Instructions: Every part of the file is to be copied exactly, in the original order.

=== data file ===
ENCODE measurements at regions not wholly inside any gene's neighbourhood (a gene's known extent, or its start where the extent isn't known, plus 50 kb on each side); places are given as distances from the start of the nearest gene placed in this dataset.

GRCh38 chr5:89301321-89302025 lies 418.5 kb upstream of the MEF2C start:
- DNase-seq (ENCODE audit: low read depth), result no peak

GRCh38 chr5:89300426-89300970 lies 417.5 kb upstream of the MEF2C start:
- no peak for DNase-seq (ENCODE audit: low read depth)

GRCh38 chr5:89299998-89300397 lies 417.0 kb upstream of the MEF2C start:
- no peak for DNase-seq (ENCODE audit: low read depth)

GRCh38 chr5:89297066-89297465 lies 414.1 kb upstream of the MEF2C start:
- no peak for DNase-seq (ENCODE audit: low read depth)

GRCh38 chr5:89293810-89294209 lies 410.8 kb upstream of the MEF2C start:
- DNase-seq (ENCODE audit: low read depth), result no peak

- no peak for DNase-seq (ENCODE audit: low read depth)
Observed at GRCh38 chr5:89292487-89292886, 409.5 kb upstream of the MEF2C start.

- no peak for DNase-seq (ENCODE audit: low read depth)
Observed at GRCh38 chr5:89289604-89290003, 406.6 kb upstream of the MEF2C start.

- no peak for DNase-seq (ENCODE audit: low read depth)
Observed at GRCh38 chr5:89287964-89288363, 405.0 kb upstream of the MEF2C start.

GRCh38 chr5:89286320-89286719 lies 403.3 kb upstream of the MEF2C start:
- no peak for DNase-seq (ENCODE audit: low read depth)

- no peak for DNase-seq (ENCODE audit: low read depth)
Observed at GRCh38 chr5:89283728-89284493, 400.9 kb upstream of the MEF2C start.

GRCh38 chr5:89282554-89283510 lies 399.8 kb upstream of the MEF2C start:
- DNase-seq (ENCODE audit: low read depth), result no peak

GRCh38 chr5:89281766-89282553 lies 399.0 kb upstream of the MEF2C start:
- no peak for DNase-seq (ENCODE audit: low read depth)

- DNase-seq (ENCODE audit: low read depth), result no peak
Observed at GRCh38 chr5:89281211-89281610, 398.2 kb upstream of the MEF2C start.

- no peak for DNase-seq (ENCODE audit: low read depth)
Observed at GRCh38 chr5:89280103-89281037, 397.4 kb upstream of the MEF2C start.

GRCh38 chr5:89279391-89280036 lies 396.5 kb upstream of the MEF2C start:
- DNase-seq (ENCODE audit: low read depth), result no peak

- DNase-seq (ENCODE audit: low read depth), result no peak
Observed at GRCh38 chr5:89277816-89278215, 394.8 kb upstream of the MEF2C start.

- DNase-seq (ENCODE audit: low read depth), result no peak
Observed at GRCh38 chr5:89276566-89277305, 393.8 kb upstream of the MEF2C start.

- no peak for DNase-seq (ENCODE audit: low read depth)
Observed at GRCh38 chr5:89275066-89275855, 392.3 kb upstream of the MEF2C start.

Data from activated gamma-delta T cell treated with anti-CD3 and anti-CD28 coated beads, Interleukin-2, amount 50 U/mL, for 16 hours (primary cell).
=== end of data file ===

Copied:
ENCODE measurements at regions not wholly inside any gene's neighbourhood (a gene's known extent, or its start where the extent isn't known, plus 50 kb on each side); places are given as distances from the start of the nearest gene placed in this dataset.

GRCh38 chr5:89301321-89302025 lies 418.5 kb upstream of the MEF2C start:
- DNase-seq (ENCODE audit: low read depth), result no peak

GRCh38 chr5:89300426-89300970 lies 417.5 kb upstream of the MEF2C start:
- no peak for DNase-seq (ENCODE audit: low read depth)

GRCh38 chr5:89299998-89300397 lies 417.0 kb upstream of the MEF2C start:
- no peak for DNase-seq (ENCODE audit: low read depth)

GRCh38 chr5:89297066-89297465 lies 414.1 kb upstream of the MEF2C start:
- no peak for DNase-seq (ENCODE audit: low read depth)

GRCh38 chr5:89293810-89294209 lies 410.8 kb upstream of the MEF2C start:
- DNase-seq (ENCODE audit: low read depth), result no peak

- no peak for DNase-seq (ENCODE audit: low read depth)
Observed at GRCh38 chr5:89292487-89292886, 409.5 kb upstream of the MEF2C start.

- no peak for DNase-seq (ENCODE audit: low read depth)
Observed at GRCh38 chr5:89289604-89290003, 406.6 kb upstream of the MEF2C start.

- no peak for DNase-seq (ENCODE audit: low read depth)
Observed at GRCh38 chr5:89287964-89288363, 405.0 kb upstream of the MEF2C start.

GRCh38 chr5:89286320-89286719 lies 403.3 kb upstream of the MEF2C start:
- no peak for DNase-seq (ENCODE audit: low read depth)

- no peak for DNase-seq (ENCODE audit: low read depth)
Observed at GRCh38 chr5:89283728-89284493, 400.9 kb upstream of the MEF2C start.

GRCh38 chr5:89282554-89283510 lies 399.8 kb upstream of the MEF2C start:
- DNase-seq (ENCODE audit: low read depth), result no peak

GRCh38 chr5:89281766-89282553 lies 399.0 kb upstream of the MEF2C start:
- no peak for DNase-seq (ENCODE audit: low read depth)

- DNase-seq (ENCODE audit: low read depth), result no peak
Observed at GRCh38 chr5:89281211-89281610, 398.2 kb upstream of the MEF2C start.

- no peak for DNase-seq (ENCODE audit: low read depth)
Observed at GRCh38 chr5:89280103-89281037, 397.4 kb upstream of the MEF2C start.

GRCh38 chr5:89279391-89280036 lies 396.5 kb upstream of the MEF2C start:
- DNase-seq (ENCODE audit: low read depth), result no peak

- DNase-seq (ENCODE audit: low read depth), result no peak
Observed at GRCh38 chr5:89277816-89278215, 394.8 kb upstream of the MEF2C start.

- DNase-seq (ENCODE audit: low read depth), result no peak
Observed at GRCh38 chr5:89276566-89277305, 393.8 kb upstream of the MEF2C start.

- no peak for DNase-seq (ENCODE audit: low read depth)
Observed at GRCh38 chr5:89275066-89275855, 392.3 kb upstream of the MEF2C start.

Data from activated gamma-delta T cell treated with anti-CD3 and anti-CD28 coated beads, Interleukin-2, amount 50 U/mL, for 16 hours (primary cell).